Most of the HDDCryptor samples I saw weren’t packed, but I found one sample that at first sight didn’t look suspicious, however, if we look carefully, there are clues of malicious code activity.
The main function code looks like this:
We can see that there are a lot of calls to functions like tan()/cos()/pow()/sin()/ceil() that at the very beginning don’t give any suspicion of being malicious code, however, by looking at the imports something call out attention:
I put a breakpoint on the first reference to the GetProcAddress function and started tracing the code (some “Integer Division by Zero” exception are generated but just pass it with SHIFT+F9):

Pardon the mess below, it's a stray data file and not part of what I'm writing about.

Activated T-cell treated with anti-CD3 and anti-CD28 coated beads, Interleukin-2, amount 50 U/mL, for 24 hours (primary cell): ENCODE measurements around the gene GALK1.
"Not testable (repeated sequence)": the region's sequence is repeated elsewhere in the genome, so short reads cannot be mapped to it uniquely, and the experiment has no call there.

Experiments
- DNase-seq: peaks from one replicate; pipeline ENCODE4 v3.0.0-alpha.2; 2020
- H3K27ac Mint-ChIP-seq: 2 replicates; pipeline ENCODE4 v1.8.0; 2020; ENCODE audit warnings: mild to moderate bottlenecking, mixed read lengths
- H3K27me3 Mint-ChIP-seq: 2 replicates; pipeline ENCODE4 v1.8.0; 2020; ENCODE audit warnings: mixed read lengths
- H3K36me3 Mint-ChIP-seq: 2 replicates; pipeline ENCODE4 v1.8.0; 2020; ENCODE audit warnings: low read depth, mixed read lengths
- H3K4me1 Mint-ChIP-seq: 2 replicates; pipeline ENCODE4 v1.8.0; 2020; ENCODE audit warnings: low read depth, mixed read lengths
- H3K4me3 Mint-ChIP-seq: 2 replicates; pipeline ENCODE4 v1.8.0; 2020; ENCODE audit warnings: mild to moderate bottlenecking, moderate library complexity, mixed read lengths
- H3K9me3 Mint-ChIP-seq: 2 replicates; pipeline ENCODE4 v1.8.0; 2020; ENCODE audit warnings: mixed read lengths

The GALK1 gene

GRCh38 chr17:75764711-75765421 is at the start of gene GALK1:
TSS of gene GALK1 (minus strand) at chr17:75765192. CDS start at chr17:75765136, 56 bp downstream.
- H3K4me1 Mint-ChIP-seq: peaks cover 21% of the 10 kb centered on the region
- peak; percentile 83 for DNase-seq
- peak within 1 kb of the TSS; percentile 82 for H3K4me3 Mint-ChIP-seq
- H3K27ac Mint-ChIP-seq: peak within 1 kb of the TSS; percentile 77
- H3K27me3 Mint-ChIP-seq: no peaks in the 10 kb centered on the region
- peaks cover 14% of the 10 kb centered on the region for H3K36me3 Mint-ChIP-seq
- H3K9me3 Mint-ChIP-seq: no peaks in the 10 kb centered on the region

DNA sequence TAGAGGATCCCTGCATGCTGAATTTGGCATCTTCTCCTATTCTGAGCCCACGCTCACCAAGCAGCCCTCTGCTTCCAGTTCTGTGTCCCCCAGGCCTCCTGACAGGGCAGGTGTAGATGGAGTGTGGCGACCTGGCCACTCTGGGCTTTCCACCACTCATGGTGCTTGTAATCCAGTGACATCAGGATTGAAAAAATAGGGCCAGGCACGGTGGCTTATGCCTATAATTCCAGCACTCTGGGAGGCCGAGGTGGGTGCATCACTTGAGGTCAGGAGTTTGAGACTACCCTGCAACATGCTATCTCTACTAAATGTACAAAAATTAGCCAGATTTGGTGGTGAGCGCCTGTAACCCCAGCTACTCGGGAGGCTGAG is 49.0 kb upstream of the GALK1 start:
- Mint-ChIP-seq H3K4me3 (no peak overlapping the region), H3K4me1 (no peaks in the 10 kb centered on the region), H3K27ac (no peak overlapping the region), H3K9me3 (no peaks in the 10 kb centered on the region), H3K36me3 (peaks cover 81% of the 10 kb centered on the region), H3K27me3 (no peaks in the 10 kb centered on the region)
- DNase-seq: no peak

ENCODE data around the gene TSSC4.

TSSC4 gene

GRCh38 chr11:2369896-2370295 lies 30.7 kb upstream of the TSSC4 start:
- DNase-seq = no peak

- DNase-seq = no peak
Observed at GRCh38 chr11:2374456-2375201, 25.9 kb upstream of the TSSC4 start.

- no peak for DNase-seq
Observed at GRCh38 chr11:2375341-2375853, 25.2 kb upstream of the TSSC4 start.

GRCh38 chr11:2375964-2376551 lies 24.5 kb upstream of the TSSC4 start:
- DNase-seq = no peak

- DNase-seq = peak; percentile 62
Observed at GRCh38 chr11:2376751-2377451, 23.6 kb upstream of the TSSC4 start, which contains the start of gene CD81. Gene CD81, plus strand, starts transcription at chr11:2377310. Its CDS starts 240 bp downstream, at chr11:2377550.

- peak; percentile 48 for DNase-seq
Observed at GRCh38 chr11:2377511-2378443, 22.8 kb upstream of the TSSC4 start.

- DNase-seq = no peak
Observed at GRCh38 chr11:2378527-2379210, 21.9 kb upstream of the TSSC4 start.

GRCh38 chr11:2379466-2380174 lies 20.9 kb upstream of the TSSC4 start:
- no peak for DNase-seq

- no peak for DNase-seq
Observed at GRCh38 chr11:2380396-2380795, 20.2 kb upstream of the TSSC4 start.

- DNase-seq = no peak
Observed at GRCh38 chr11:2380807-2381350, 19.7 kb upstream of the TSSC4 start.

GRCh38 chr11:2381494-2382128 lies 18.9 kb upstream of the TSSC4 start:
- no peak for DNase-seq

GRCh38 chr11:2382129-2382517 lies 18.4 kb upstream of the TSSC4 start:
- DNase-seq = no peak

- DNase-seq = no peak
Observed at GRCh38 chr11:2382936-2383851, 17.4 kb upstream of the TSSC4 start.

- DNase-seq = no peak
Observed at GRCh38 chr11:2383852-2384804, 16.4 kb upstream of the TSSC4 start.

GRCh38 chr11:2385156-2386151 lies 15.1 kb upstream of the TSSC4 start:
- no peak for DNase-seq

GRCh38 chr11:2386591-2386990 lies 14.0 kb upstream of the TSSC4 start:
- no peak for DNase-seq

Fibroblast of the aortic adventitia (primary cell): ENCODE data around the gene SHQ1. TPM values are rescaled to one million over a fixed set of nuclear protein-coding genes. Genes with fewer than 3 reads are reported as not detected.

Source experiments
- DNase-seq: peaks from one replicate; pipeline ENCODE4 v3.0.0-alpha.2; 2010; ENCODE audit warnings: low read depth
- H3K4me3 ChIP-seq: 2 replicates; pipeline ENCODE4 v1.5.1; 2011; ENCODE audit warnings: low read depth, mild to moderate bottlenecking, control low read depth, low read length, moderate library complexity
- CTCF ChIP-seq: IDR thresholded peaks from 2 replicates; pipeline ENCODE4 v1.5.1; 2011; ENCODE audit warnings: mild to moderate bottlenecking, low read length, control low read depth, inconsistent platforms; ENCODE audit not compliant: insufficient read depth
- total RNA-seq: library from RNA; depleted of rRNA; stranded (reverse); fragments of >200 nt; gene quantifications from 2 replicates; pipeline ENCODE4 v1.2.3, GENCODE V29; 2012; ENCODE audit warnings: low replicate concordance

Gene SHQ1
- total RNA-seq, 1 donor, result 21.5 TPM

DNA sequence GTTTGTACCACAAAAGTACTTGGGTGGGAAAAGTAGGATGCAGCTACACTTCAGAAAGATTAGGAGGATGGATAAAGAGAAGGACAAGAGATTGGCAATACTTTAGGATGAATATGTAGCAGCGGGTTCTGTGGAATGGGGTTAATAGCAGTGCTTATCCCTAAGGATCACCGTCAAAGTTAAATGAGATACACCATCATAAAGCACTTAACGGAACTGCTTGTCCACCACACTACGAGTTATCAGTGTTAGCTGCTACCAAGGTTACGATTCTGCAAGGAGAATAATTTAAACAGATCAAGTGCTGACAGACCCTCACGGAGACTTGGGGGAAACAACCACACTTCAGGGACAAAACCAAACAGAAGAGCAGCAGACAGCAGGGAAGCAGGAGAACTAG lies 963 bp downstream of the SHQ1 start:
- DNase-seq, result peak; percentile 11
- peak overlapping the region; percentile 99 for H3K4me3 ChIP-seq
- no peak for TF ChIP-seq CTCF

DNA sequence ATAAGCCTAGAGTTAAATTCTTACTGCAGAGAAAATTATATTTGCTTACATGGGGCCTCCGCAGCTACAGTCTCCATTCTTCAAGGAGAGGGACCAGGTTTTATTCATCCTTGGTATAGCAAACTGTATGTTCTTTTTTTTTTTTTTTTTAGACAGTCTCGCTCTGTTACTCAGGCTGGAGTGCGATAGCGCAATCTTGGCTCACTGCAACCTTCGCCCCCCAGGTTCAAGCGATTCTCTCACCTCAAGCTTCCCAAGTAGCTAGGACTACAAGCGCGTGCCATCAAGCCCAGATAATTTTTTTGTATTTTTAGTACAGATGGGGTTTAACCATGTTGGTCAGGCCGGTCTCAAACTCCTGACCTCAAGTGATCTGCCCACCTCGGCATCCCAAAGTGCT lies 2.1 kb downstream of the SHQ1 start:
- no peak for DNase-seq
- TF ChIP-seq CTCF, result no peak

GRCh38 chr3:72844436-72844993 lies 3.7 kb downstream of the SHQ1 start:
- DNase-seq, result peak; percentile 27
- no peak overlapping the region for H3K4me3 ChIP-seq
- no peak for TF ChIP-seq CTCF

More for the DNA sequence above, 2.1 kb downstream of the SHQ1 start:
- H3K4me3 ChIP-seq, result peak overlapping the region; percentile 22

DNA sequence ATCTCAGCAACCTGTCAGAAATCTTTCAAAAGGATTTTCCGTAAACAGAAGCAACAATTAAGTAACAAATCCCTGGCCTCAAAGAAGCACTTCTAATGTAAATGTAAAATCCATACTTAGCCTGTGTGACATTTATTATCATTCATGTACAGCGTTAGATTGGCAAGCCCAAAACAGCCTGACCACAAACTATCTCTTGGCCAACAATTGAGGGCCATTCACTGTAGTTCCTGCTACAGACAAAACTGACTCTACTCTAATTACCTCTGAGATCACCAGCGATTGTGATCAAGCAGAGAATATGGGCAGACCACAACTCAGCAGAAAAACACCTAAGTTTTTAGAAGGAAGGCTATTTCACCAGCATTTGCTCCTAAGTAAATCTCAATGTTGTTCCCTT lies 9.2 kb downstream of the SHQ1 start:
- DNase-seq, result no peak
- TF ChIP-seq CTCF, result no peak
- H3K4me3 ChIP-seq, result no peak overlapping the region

This routine just calls GetProcAddress to get all the necessary functions to do the dirty work. For example, the first function it gets is CreateProcess:
Immediately, it use it to create a child process:
Then, it continues by getting the context of the recently created process:
This way, it obtains the PEB address from the process:
and then, by calling ReadProcessMemory to read the PEB structure, it gets the base address of the created process:
After that, it calls VirtualQueryEx to get information about its sections:
After this, the packer overwrites the original PE header of the process, allocates some memory in it, it writes the new ImageBase on its PEB and finally, it writes the actual ransomware code trough a single WriteProcessMemory call:
The “Buffer” parameter has a pointer to a full decrypted PE with the actual ransomware code:
At this point, we can use PE Tools or VSD in order to dump the full memory region and obtain the unpacked binary.
Analyzed sample hashes: